You mentioned the Georgia sharing of opiate records. That’s great. But what I’d like to see would be a better sharing of doctor’s records so if one says, “Okay, this is what needs to be done,” the next doctor doesn’t try to reinvent something that keeps a patient functional because ZOMGDRUGS.
          Better pain management is great. Training patients to accept and understand pain as part of the process is great.
          But I think better understanding of chronically ill patients is also great, and that’s the key aspect I’m not seeing here. I feel the recommendations focus on one to the point of potential disruption for the other.

  3. Charlie aka Lazarus
    Mar 16, 2016

    Okay I for one am in constant pain 24/7/265. I have no cartilage in one knee joint and only 45% in the other knee joint. I have degenerative arthritis that has affected both knees and shoulders and now is starting in on my hands. On a good day my level of pain on a scale of 1-10 10 being screaming pain, is a 6. On a bad day it is a 14 and if you touch me when I am able to get up I will kill you.
    Now using Hydrocodone 325mg 4 times a day I can usually keep my pain down to a 3 on good days and on bad days down to a 7. It allows me to function as a human being albeit marginally. But without it I self medicate with high doses of Tylenol and hard liquor. That takes my pain down to a 6 on good days and a 10 on bad days.
    I am one of the few that when prescribed hydrocodone initially refused to take it. Went 4 years without taking it. Till I tore up my stomach with aspirin and other NSAIDs.
    Still on really good days I will suffer the pain rather than take meds. I have been on these meds for 10 years and occasionally I have as long as 2-3 weeks that is relatively minor in pain so that I do not have to take heavy meds. Do not long for them then and truthfully if I could take something over the counter that would alleviate the pain would be doing so.
    My brain chemistry is kind of strange I have been told by doctors. Most pain and psychological medications do not work on me. To date three pain meds do Morphine, Hydrocodone, and Oxycodone. The last leaves me too loopy to deal with life though.
    Do I wish I could take something or be operated on and fixed hell yea. But the docs told me ain’t no way to fix my arthritis and even if they did knee replacement or cartilage replacement surgery I would still suffer with my shoulders and hands just as much. So I am lucky I have a primary care doctor that monitors what pain meds I get religiously and piss tests me when she thinks she should(surprise fill the cup please).
    She has helped me find ways to cope with my extreme pain.. And folks I am talking about pain even under medication that 4 out 7 nights leaves me with 4 or less hours of fitful sleep. There is no one comfortable position to get into. During the day I move from chair to bed to chair to stool. If I stay in one position more than 2 hours I can suffer painfully when I try to move out of that position and be stiff for an hour afterwards.
    Before you tell someone suffering with Chronic pain that they should cut their meds down I suggest you spend a week on their sleep schedule waking up when they do trying to move with the minimum amount of impact on the affected joints, constantly applying hot and cold to help with pain management.
    Then right after your last night of suffering through sleep deprivation make the decision that they do not need that pain medication to survive. BTW this has taken me better than 45 minutes to type. I used to be a 38 word a minute typist.

  4. Nila Jones
    Mar 16, 2016

    In the parts of the US I am familiar with, pain management docs’ primary job is to get people in serious, chronic, pain OFF of all opiates.
    It doesn’t matter if no other therapies are effective enough to keep them out of bed and in the workforce. All that matters is that they don’t have any scary drugs.
    And no, they will not be receiving disability money, because their medical history shows they are able to work. The fact that the ability is contingent on having their pain controlled — and it no longer IS controlled — is irrelevant.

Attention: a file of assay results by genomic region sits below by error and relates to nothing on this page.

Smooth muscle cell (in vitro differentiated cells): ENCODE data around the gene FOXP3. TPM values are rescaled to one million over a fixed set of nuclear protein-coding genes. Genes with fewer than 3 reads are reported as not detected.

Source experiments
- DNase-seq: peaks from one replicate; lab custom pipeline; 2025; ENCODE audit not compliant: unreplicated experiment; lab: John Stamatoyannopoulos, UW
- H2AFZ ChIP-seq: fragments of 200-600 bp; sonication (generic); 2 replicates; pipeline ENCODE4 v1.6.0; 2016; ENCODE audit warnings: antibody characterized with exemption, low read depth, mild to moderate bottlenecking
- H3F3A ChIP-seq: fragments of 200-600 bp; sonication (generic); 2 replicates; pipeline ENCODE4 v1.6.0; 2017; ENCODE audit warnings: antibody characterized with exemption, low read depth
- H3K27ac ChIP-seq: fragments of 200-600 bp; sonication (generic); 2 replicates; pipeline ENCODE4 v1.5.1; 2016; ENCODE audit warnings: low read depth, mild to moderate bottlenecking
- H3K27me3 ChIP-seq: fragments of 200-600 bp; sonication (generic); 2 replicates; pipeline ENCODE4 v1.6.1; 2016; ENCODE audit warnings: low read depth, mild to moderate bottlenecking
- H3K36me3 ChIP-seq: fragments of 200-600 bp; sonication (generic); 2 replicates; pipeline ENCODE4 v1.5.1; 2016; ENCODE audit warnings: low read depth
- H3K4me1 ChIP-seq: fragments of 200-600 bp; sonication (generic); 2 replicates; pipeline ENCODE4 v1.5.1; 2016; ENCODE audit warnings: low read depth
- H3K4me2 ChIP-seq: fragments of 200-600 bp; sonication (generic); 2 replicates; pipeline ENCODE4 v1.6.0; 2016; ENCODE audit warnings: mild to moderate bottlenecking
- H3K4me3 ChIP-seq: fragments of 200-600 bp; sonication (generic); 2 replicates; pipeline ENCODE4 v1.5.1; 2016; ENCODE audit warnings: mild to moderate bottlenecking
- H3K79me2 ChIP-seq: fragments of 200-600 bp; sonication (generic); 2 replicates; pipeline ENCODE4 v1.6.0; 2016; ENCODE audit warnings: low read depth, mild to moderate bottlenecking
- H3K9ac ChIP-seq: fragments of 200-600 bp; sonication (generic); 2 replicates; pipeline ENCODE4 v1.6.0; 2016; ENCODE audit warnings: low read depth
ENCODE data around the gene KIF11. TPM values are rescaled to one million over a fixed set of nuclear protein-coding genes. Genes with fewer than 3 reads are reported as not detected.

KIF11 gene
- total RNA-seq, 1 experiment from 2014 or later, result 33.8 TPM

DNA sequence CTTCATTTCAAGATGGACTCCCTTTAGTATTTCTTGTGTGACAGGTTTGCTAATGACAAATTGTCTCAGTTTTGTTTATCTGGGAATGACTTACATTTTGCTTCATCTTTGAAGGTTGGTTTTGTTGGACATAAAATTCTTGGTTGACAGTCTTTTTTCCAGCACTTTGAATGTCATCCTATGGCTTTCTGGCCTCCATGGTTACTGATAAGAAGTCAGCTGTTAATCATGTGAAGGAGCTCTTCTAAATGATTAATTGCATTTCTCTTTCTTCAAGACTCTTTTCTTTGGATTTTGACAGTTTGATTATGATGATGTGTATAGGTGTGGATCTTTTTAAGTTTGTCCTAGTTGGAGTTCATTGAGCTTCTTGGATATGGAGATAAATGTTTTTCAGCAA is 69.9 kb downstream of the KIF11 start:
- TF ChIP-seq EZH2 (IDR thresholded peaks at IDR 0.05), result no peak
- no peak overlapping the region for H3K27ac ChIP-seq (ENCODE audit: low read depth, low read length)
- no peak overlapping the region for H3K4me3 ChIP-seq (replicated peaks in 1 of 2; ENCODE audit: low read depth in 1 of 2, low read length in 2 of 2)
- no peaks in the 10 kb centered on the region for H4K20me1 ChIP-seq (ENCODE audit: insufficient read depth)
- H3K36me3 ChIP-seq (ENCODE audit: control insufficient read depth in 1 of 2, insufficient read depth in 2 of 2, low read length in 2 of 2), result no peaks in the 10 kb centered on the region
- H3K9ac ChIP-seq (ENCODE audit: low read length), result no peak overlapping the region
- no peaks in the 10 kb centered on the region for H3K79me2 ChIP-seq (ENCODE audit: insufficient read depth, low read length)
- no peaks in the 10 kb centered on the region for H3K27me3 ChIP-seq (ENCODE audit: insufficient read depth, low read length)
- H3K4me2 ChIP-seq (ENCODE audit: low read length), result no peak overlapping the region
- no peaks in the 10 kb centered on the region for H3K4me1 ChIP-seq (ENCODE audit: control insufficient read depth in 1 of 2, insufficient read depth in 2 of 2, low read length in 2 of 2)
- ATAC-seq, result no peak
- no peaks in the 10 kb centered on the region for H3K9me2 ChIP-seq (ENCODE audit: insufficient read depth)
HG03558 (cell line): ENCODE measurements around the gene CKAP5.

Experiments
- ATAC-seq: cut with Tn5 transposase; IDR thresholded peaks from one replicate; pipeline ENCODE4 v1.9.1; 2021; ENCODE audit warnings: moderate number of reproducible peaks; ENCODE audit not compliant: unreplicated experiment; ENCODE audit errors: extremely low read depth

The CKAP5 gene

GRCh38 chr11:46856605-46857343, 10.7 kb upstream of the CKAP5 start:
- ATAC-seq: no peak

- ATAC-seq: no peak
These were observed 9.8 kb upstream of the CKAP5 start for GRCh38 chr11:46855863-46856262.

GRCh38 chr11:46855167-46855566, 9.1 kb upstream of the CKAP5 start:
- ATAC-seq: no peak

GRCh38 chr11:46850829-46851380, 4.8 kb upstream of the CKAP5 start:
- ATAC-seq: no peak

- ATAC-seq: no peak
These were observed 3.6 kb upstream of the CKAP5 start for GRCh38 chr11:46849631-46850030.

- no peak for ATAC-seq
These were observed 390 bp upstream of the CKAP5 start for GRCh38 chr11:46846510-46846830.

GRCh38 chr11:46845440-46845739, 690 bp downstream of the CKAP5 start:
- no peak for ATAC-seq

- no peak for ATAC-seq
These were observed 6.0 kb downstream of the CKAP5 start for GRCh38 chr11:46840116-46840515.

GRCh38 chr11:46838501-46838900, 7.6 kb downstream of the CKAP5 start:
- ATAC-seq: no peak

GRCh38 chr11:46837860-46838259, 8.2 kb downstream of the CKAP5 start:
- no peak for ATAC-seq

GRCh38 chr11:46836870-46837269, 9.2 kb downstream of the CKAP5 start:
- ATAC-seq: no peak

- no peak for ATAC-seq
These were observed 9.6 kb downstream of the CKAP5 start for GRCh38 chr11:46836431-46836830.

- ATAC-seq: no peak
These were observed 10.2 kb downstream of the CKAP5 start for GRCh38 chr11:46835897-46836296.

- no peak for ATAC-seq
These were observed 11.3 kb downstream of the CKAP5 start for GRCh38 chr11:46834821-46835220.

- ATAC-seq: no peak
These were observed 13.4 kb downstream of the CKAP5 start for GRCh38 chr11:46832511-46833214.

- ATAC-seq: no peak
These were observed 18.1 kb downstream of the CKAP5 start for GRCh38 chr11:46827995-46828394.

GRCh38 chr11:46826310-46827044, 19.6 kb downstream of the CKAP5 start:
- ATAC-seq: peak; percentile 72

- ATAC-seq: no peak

Real life health care is not like the ideals we are taught in school.

  5. Scyllacat
    Mar 17, 2016

    This is the whole world. Punish everyone because someone might be getting away with something. D:

  6. Jessica
    Mar 17, 2016

    As a fat woman with multiple autoimmune disorders, the last thing I need is more doctors getting in my damn way. Research has shown that women are already chronically underprescribed pain medications, and the same goes double for fat people (Google it!). I have to fight so many idiots just to get good care, and I’m tired of it. I don’t want to be on opiates, but I prefer them to having a permanent nerve stimulator inserted into my body or having nerves burned out. And the old saw about how so-and-so was fine on 800mg of ibuprofen is a diversionary tactic. It equates someone’s temporary pain with my constant pain and that is utter bullshit. I don’t need more barriers to good, competent medical care, I need less. I’m already fighting social security so that I can get disability benefits, and that’s a 1-3 year struggle. I don’t need more doctors with their god-damned superiority complexes arguing with my about my disability. I need advocates. I need people who want to help my by listening. I’m tired of being demonized for my illnesses.

  7. Stacy Ashton
    Mar 18, 2016

    I had chronic sciatica for about a year of my otherwise healthy and pain free life. It was unrelenting nerve pain down one leg that I could bear when I was up and active, but that prevented any sort of resting position, like sitting or lying down to sleep.
    My wonderful regular doctor gave me three kinds of painkillers, including a quasi narcotic for the worst days. Combined, I could manage to sleep for about 4 hours at a time, and only had a few pain induced panic attacks a month.
    When I went for a refill from a substitute doctor, he suggested I use over the counter Ibuprofen to avoid addiction. Well, that was infuriating.
    I wasn’t going to get better if I couldn’t sleep. I’d also learned that nerve pain has no upper limit because when your body is processing lots of nerve pain it concludes you need more nerve sensors to carry all that information, so if you don’t control the pain, you just get more sensors to deliver more pain to your brain.
    Addiction, as Ferrett suggests, was the least of my problems. The meds took the bare edge off, so I could sleep and function. I was lucky. The nerves that were pinched managed to get untangled through physio and massage, even though it took over a year. Now I’m pain free, but I always remember the fear of a doctor taking away my best shot at getting better, to protect me from a potential addiction.